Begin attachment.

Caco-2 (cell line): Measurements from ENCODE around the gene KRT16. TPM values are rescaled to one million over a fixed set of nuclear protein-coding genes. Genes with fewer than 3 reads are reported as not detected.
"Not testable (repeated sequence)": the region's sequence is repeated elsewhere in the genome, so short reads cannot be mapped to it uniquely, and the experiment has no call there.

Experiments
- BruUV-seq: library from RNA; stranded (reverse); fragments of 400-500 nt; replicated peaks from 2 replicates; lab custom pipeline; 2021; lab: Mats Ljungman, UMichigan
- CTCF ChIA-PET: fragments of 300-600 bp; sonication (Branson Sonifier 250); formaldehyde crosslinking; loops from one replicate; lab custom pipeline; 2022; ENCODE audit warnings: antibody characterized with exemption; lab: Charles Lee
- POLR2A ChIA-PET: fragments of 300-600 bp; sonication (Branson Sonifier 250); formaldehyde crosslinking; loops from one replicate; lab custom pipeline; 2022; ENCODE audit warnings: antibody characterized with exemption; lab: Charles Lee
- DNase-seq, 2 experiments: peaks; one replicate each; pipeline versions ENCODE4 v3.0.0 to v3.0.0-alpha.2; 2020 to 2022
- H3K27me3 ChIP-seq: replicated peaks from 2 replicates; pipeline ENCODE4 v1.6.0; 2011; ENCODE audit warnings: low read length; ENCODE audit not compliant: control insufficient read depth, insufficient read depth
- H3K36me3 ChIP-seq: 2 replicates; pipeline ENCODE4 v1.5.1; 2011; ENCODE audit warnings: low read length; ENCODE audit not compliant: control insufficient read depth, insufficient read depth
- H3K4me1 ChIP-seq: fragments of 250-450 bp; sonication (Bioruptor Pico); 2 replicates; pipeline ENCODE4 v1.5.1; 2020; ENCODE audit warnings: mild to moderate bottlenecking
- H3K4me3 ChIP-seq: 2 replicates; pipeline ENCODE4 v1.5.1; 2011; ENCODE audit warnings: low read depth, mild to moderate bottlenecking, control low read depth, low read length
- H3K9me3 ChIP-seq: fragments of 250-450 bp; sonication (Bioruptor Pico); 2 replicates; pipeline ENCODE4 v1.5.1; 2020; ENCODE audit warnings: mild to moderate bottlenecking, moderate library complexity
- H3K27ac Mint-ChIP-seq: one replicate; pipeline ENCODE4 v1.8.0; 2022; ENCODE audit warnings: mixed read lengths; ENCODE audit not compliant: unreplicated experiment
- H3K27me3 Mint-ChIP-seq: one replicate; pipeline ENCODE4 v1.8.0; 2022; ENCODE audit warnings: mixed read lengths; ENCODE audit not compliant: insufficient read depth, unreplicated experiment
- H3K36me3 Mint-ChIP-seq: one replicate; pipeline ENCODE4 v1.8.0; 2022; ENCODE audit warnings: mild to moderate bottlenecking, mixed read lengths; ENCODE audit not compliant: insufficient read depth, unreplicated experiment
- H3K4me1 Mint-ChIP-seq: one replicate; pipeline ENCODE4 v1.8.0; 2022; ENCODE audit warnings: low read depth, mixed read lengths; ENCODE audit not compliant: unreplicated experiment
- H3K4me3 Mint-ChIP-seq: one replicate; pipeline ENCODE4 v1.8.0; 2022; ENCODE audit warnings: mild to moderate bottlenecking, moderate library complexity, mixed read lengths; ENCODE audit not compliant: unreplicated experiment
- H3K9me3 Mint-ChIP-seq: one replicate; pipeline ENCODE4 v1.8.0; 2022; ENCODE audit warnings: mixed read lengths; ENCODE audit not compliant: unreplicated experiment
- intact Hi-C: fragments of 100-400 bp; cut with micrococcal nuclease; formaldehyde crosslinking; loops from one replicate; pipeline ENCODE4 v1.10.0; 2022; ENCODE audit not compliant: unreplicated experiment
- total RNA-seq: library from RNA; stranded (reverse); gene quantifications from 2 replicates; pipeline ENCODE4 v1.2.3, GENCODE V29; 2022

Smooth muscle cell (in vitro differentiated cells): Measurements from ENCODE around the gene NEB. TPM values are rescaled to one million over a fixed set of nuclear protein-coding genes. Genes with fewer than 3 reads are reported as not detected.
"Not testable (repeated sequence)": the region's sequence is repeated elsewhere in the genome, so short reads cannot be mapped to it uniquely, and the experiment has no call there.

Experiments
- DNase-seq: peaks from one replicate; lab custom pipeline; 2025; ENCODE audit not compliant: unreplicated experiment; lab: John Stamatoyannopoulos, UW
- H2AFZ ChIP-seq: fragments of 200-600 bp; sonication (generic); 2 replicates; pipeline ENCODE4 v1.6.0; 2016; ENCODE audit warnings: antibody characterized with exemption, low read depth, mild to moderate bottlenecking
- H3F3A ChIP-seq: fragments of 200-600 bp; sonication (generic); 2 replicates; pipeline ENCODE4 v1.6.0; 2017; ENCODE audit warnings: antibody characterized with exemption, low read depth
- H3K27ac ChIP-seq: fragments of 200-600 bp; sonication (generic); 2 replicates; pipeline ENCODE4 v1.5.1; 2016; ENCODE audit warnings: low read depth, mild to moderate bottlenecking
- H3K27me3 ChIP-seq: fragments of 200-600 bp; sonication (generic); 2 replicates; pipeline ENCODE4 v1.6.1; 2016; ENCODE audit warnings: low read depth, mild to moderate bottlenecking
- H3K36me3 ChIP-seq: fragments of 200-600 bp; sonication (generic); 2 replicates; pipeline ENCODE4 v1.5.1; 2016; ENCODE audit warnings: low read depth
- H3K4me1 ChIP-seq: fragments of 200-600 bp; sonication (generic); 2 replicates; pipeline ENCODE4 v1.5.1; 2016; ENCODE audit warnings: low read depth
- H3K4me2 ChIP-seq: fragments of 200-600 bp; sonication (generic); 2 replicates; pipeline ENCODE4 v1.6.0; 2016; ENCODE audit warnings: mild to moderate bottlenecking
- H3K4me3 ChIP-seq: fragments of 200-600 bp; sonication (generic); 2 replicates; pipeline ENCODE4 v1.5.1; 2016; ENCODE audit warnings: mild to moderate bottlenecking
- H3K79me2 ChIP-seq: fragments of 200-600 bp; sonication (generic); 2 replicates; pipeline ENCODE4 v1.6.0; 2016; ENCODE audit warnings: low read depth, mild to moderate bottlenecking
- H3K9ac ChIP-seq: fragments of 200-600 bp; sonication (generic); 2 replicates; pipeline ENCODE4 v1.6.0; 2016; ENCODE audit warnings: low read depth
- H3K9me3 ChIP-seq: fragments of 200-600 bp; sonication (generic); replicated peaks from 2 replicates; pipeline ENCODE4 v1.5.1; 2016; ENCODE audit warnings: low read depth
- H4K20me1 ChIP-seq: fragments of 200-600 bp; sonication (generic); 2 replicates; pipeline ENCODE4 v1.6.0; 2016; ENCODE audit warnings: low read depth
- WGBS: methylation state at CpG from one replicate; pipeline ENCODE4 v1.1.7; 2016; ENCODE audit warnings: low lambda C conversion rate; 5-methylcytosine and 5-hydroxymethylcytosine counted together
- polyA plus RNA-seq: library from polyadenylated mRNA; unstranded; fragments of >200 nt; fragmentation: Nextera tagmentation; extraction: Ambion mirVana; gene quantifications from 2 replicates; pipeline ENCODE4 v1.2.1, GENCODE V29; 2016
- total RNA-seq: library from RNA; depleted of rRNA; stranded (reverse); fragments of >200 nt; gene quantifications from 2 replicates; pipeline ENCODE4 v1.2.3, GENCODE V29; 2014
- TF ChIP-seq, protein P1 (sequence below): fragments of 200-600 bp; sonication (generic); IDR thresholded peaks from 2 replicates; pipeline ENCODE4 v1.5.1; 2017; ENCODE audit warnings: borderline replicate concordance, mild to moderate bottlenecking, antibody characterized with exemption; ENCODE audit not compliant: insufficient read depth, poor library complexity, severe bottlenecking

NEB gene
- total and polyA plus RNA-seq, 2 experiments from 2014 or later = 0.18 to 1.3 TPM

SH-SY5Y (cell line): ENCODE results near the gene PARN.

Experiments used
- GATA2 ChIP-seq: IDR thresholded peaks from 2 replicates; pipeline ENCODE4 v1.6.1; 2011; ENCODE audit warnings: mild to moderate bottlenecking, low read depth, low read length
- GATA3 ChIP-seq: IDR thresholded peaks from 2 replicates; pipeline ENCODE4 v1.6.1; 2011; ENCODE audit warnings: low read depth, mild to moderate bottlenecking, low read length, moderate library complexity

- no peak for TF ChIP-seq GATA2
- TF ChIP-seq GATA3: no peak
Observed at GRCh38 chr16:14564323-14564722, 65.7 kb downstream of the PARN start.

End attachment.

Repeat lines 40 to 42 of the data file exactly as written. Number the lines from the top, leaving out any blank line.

- TF ChIP-seq, protein P1 (sequence below): fragments of 200-600 bp; sonication (generic); IDR thresholded peaks from 2 replicates; pipeline ENCODE4 v1.5.1; 2017; ENCODE audit warnings: borderline replicate concordance, mild to moderate bottlenecking, antibody characterized with exemption; ENCODE audit not compliant: insufficient read depth, poor library complexity, severe bottlenecking

NEB gene
- total and polyA plus RNA-seq, 2 experiments from 2014 or later = 0.18 to 1.3 TPM